Each of these factors pose the same ultimate question: What is the likelihood of a substantial malpractice claim against the lawyer as a result of the mistake in question? Using this standard, the extreme example exists when both the lawyer has committed an error and the client has threatened a malpractice claim. At this point, a clear conflict exists because the client and the lawyer have become direct adversaries. But the client does not have to express the threat of a malpractice claim in order to create the conflict. Indeed, the greater the risk that a lawyer will face a substantial malpractice claim due to the error and the greater his personal interest in the client’s ongoing matter, the more difficulty he will have providing impartial advice, and the more likely it is that his representation of the client will be materially limited.

Consider these steps

If facing a possible malpractice lawsuit, consider the following steps:

  • Tell the malpractice insurer even if the client has not filed suit. Failure to report could lead to a loss of coverage. Check the policy’s required notice provisions, limits, and deductible. Also, review provisions relating to the selection of counsel to defend your firm.
  • Alert the lawyers involved. Get together, review the lawsuit, and request each attorney’s cooperation as the case moves forward.
  • Hire an outside firm that specializes in malpractice cases. Professional liability is a specialized area; someone who knows the rules, procedures, experts, and standards for causation is needed.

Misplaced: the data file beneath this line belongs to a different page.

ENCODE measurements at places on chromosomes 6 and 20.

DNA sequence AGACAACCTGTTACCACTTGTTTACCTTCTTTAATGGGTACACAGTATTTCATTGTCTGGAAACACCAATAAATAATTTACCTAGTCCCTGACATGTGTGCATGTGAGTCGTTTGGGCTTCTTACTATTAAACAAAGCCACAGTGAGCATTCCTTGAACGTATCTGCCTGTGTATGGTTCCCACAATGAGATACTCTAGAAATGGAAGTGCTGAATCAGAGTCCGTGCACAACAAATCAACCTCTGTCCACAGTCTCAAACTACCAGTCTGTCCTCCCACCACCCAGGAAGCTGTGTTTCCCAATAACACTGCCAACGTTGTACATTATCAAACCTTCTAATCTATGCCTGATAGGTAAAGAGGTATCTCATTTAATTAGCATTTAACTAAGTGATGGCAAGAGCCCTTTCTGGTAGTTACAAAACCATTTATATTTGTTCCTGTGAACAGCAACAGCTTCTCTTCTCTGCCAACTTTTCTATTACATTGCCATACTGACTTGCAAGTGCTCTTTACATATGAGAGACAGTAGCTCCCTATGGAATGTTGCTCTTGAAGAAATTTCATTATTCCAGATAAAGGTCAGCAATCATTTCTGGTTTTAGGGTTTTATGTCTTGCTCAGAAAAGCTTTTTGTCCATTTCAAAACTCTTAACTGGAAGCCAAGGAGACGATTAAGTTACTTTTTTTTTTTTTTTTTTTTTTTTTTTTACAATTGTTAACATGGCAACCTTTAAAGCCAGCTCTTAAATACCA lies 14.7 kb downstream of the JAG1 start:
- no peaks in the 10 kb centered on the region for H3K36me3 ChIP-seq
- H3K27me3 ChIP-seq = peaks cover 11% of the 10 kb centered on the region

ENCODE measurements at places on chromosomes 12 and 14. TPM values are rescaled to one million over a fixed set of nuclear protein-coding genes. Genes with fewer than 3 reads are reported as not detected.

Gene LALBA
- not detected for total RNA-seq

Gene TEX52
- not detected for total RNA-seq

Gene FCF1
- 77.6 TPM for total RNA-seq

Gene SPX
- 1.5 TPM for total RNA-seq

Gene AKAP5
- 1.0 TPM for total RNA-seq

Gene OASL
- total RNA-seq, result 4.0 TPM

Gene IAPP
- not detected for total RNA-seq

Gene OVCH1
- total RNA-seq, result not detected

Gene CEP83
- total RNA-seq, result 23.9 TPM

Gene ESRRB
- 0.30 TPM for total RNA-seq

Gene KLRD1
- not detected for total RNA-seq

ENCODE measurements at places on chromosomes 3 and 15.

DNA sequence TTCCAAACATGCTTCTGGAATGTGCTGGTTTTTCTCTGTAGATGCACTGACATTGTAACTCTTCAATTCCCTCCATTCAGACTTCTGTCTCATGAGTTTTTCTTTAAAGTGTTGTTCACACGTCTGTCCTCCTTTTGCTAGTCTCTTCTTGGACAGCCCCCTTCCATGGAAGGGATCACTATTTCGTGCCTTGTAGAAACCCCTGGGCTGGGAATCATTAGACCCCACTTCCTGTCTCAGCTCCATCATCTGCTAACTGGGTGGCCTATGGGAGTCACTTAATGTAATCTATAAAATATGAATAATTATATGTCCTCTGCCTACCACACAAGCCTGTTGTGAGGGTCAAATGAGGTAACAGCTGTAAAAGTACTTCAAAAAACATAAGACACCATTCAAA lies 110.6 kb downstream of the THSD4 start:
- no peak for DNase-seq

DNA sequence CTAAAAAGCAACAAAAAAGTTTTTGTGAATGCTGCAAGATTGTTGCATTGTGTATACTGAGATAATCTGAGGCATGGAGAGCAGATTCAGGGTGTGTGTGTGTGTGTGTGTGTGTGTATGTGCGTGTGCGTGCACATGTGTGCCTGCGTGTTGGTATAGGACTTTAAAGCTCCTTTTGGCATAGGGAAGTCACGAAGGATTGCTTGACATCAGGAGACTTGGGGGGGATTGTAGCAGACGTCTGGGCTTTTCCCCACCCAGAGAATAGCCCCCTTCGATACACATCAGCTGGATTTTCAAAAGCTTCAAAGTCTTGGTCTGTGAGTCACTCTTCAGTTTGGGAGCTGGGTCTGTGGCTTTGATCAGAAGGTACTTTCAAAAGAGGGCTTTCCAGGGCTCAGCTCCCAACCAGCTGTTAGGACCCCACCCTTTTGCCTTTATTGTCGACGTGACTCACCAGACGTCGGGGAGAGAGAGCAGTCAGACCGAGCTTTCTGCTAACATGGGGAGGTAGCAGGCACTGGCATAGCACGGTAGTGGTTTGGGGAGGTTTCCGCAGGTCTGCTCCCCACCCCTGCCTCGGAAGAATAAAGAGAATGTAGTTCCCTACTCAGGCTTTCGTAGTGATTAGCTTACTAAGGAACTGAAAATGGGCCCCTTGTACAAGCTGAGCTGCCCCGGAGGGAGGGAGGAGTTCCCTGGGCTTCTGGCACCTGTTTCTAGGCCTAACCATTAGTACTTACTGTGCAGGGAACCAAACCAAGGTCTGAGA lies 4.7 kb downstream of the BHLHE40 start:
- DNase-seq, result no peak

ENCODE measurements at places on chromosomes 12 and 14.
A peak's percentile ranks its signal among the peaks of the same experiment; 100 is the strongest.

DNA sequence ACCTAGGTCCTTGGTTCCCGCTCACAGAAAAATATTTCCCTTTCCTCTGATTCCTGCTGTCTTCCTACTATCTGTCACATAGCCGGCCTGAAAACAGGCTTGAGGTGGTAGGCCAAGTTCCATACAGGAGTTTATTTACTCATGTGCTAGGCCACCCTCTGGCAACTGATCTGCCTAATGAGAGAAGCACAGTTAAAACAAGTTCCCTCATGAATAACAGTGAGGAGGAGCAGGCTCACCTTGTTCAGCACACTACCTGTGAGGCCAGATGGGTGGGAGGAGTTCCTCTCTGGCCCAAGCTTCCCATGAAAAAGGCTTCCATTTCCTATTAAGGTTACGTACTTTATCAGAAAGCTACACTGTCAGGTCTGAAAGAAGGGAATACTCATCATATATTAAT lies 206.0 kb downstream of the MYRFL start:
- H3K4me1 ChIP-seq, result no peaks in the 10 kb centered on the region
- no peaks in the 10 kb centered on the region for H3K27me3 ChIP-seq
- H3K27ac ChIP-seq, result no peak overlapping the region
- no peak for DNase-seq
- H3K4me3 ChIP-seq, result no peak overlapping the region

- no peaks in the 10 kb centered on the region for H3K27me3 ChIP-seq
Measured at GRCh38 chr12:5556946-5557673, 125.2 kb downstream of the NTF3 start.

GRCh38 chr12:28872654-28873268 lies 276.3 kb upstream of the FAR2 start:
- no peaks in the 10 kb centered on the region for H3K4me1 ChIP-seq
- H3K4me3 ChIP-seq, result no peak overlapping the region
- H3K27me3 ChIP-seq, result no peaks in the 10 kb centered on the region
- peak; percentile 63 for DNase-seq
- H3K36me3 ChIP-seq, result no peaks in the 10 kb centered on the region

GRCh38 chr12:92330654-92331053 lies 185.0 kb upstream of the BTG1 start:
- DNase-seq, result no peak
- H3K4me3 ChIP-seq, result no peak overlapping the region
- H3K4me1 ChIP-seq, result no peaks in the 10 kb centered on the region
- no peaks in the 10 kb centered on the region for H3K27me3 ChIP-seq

• Make sure the firm has attorneys experienced in the specific practice area involved in your case. This may mean retaining a full-service firm.
  • Assign a point person. Ideally, a firm’s Ethics Partner/General Counsel should be the primary contact for outside counsel.
  • Be guarded in discussions. Just because attorneys at your firm are discussing the claim, it doesn’t guarantee the communication is protected by attorney-client privilege. Hiring an outside law firm helps make clear what is privileged.
  • Issue a gag order. To avoid potentially damaging and embarrassing comments, staff and attorneys should avoid written and verbal case discussions, including email and social media communications. Regularly remind employees that the gag order extends outside the office too.
  • Save information related to the case. Get the IT department to help make sure preservation obligations on all documents and electronic data are met.
  • Fix mistakes. Ignoring problems won’t make them disappear. Address the issue right away to avoid more trouble. Sometimes a conflict of interest arises between you and a client and you need to withdraw or get a client waiver for continued representation. You may also want to pursue ongoing ethical training to help your firm identify and confront potential issues before they lead to a lawsuit.
  • Stay calm. As you know, lawsuits can take an emotional toll while a resolution is being worked out. Try to find ways to relax.
  • After the dust settles. All lawyers make mistakes, and unfortunately, sometimes those mistakes result in potential malpractice claims. If and when confronted by this situation, take a deep breath and keep the above tips in mind.

Click here to view the article posted on the official publication of the Clark County Bar Association, Communiqué.